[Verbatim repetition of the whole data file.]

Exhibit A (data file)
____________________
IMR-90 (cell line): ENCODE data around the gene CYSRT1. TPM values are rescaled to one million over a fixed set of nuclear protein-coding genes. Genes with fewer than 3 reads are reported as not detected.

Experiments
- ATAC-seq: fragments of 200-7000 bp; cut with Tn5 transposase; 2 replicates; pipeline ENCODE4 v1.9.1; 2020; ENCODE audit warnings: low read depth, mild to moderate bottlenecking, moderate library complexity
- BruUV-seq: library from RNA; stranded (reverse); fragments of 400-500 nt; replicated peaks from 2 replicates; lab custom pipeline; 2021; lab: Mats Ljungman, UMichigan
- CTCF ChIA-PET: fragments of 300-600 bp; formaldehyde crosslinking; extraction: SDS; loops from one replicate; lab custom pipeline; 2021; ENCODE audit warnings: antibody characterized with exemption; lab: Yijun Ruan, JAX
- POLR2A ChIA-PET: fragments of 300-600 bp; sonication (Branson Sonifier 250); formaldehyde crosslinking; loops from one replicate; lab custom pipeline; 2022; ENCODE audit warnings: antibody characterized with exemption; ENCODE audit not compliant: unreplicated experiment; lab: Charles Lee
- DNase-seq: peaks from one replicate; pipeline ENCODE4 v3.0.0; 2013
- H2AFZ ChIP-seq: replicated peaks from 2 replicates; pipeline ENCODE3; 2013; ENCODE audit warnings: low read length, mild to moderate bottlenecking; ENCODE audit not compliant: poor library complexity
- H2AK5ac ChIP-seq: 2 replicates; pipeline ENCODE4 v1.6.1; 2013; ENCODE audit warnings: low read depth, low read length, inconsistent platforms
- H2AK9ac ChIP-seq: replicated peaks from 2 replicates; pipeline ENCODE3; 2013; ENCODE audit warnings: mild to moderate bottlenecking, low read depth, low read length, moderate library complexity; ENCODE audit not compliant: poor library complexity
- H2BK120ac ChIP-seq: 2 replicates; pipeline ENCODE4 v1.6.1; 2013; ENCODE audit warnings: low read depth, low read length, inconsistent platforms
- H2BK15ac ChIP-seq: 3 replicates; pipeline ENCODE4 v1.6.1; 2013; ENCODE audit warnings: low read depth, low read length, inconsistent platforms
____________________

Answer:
IMR-90 (cell line): ENCODE data around the gene CYSRT1. TPM values are rescaled to one million over a fixed set of nuclear protein-coding genes. Genes with fewer than 3 reads are reported as not detected.

Experiments
- ATAC-seq: fragments of 200-7000 bp; cut with Tn5 transposase; 2 replicates; pipeline ENCODE4 v1.9.1; 2020; ENCODE audit warnings: low read depth, mild to moderate bottlenecking, moderate library complexity
- BruUV-seq: library from RNA; stranded (reverse); fragments of 400-500 nt; replicated peaks from 2 replicates; lab custom pipeline; 2021; lab: Mats Ljungman, UMichigan
- CTCF ChIA-PET: fragments of 300-600 bp; formaldehyde crosslinking; extraction: SDS; loops from one replicate; lab custom pipeline; 2021; ENCODE audit warnings: antibody characterized with exemption; lab: Yijun Ruan, JAX
- POLR2A ChIA-PET: fragments of 300-600 bp; sonication (Branson Sonifier 250); formaldehyde crosslinking; loops from one replicate; lab custom pipeline; 2022; ENCODE audit warnings: antibody characterized with exemption; ENCODE audit not compliant: unreplicated experiment; lab: Charles Lee
- DNase-seq: peaks from one replicate; pipeline ENCODE4 v3.0.0; 2013
- H2AFZ ChIP-seq: replicated peaks from 2 replicates; pipeline ENCODE3; 2013; ENCODE audit warnings: low read length, mild to moderate bottlenecking; ENCODE audit not compliant: poor library complexity
- H2AK5ac ChIP-seq: 2 replicates; pipeline ENCODE4 v1.6.1; 2013; ENCODE audit warnings: low read depth, low read length, inconsistent platforms
- H2AK9ac ChIP-seq: replicated peaks from 2 replicates; pipeline ENCODE3; 2013; ENCODE audit warnings: mild to moderate bottlenecking, low read depth, low read length, moderate library complexity; ENCODE audit not compliant: poor library complexity
- H2BK120ac ChIP-seq: 2 replicates; pipeline ENCODE4 v1.6.1; 2013; ENCODE audit warnings: low read depth, low read length, inconsistent platforms
- H2BK15ac ChIP-seq: 3 replicates; pipeline ENCODE4 v1.6.1; 2013; ENCODE audit warnings: low read depth, low read length, inconsistent platforms